Glad you added the fact that you are a trained spotter, please do keep an eye on your trees there and get back to us here if something seems odd to you.
Regards, Iwinder



posted on Aug, 23 2011 @ 09:47 AM
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Originally posted by axslinger
Just to pipe in and share my own observation...

I live in AZ and trees here are stubborn to lose their leaves in the fall. It's not unusual for a Mulberry tree to take half the winter to finally lose all of it's leaves. However, in the last week I noticed quite a few leaves on the ground beneath a Mulberry tree right outside my door and definitely found it odd. My gut response was simply, "...that's weird, we're still in the middle of August, I wonder what's up with that."

I'm no botanist but I was always under the impression that it was the length of the days that caused trees to lose their leaves in the fall. I didn't believe it was temperature related because I've seen some long, drawn out summers where the trees lost their leaves like they normally did. Conversely, I've seen some pretty cold, miserable summers in Northern Michigan where the trees didn't lose their leaves prematurely.




Thanks very much for the great post and your observations, we have one flowering Chinese shrub I not sure of the name but it is a stubborn one to drop its leaves.
I usually end up out in the snow picking them up. It will be interesting to see what it does when fall arrives here.
Regards, Iwinder



posted on Aug, 23 2011 @ 09:49 AM
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Good morning everyone. There is a tendency when people first recognize that leaves are damaged and trees are dying to look towards extraordinary explanations. Last year there were hundreds of people posting on forums and making youtube videos blaming what they saw on the oil spill in the Gulf and corexit. There are also many people who blame a government contrail conspiracy, and some blame HAARP, and now, Fukushima.

The widespread decline PRECEDED the Gulf spill and Fukushima. And it's much easier for many of us to blame some evil secret cabal for what is happening, because the fact is, it is EACH and EVERY ONE OF US who is causing the ecosystem to collapse, every time we use electricity or drive our car or fly in a plane. There is no need to postulate fantastical, unsubstantiated theories when is has been known for decades that air pollution kills plants. The only reason to do so is that we are afraid, and we don't want to sacrifice the comfort that we have derived from cheap, dirty energy.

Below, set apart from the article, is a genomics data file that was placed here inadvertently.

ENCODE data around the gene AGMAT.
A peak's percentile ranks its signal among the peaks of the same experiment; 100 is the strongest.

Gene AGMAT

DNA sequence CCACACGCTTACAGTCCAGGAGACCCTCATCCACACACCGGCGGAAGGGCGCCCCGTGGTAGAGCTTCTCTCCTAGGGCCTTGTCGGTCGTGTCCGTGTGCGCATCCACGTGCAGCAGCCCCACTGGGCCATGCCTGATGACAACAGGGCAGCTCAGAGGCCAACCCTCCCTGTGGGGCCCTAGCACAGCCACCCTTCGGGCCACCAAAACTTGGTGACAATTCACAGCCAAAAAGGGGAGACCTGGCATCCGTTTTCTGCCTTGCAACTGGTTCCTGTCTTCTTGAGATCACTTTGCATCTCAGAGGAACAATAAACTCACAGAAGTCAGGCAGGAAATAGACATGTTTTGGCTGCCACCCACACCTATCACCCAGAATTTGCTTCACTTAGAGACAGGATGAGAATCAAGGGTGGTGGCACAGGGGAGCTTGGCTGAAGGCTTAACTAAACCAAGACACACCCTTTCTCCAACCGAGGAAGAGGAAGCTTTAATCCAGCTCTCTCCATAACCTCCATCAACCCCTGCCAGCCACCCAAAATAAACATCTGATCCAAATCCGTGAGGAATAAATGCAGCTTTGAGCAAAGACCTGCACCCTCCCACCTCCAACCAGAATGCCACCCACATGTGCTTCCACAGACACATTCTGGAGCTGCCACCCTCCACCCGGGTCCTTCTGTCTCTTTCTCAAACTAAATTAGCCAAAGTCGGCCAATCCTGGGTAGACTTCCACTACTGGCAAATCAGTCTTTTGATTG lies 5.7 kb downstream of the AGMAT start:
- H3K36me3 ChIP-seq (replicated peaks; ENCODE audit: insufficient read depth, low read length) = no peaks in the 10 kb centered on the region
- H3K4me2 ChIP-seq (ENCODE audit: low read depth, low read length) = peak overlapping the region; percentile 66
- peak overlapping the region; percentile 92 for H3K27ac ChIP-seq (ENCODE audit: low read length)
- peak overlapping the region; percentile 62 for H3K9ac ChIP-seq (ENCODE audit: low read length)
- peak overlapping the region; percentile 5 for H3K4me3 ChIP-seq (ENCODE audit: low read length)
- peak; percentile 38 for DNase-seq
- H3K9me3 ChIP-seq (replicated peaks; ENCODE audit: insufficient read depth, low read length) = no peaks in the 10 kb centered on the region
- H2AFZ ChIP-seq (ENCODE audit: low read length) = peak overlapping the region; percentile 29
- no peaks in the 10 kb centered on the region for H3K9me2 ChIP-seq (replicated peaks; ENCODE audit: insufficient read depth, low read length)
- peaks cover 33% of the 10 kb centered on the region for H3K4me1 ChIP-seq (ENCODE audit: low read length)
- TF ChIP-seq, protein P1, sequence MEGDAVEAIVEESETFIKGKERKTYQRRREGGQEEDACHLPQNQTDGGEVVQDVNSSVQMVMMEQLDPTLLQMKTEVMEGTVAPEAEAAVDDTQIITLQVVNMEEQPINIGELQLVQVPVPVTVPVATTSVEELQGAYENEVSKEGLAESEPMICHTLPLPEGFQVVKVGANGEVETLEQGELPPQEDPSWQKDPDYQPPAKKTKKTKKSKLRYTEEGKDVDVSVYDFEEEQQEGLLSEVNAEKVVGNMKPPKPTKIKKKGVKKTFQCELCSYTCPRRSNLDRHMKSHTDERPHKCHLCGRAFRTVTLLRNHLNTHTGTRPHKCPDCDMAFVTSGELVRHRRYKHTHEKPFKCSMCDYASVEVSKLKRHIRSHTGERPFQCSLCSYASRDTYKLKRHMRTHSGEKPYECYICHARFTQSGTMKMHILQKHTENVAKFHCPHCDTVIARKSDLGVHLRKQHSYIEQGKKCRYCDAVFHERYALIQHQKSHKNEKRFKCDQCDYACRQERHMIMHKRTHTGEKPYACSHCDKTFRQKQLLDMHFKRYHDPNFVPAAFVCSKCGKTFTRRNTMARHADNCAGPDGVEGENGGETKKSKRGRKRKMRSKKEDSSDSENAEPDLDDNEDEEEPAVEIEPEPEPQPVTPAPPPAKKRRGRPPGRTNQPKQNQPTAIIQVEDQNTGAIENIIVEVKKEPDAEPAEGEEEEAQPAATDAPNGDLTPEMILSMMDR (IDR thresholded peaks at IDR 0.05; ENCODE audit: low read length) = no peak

We are filling the atmosphere with toxic volatile organic compounds from fuel emissions, that go through complex chemical reactions and produce ozone, which is poisonous to all forms of life. The background levels are increasing, and the gas travels across oceans and continents. Years ago scrubbers were put on coal plants to remove sulfer dioxide, the visible pollutant in smog. But there's no way to remove the precursors for ozone and that's why regulatory agencies do very little about it.

The only good thing that we can take away from this is that we KNOW the trees are dying and the crops are not producing - and so we should demand that our government stop subsidizing coal and oil and "natural" (methane" gas and instead subsidize solar, wind, geothermal, and excellent mass transportation.

Here's an excerpt from a book called "Environmental Pollution and Plant Responses":

Tropospheric O3 has long been defined as a phytotoxin. Much plant physiological research has been conducted in recent years on the reaction of woody plant species to tropospheric O3. Ozone has been suggested to cause the greatest amount of damage to vegetation as compared with any gaseous pollutant and its relative importance may still increase because of the decline in the occurrence of other air pollutants. Furthermore, O3 is considered as the most widespread of all atmospheric air pollutants. Many studies show that ambient O3 concentrations are potentially high enough to cause significant reductions in growth and yields of agricultural crops and trees. In this chapter, the overall responses and reactions of woody plants to tropospheric O3 levels are discussed at different hierarchical levels of organization based on an extensive, recent literature review.

That's posted on my blog entry here: witsendnj.blogspot.com... along with pictures. At the top, if you click on "Basic Premise" there are dozens of links to published scientific research about ozone's impacts on vegetation. It's probably just about the biggest elephant in the room, ever.

It's really wonderful that people are finally recognizing this global problem. Identifying a problem is a first and essential step towards solving it, and we really need to solve this, because plants, in addition to being the base of our food chain, also happen to produce the oxygen we need to breathe.

Gail, at Wit's End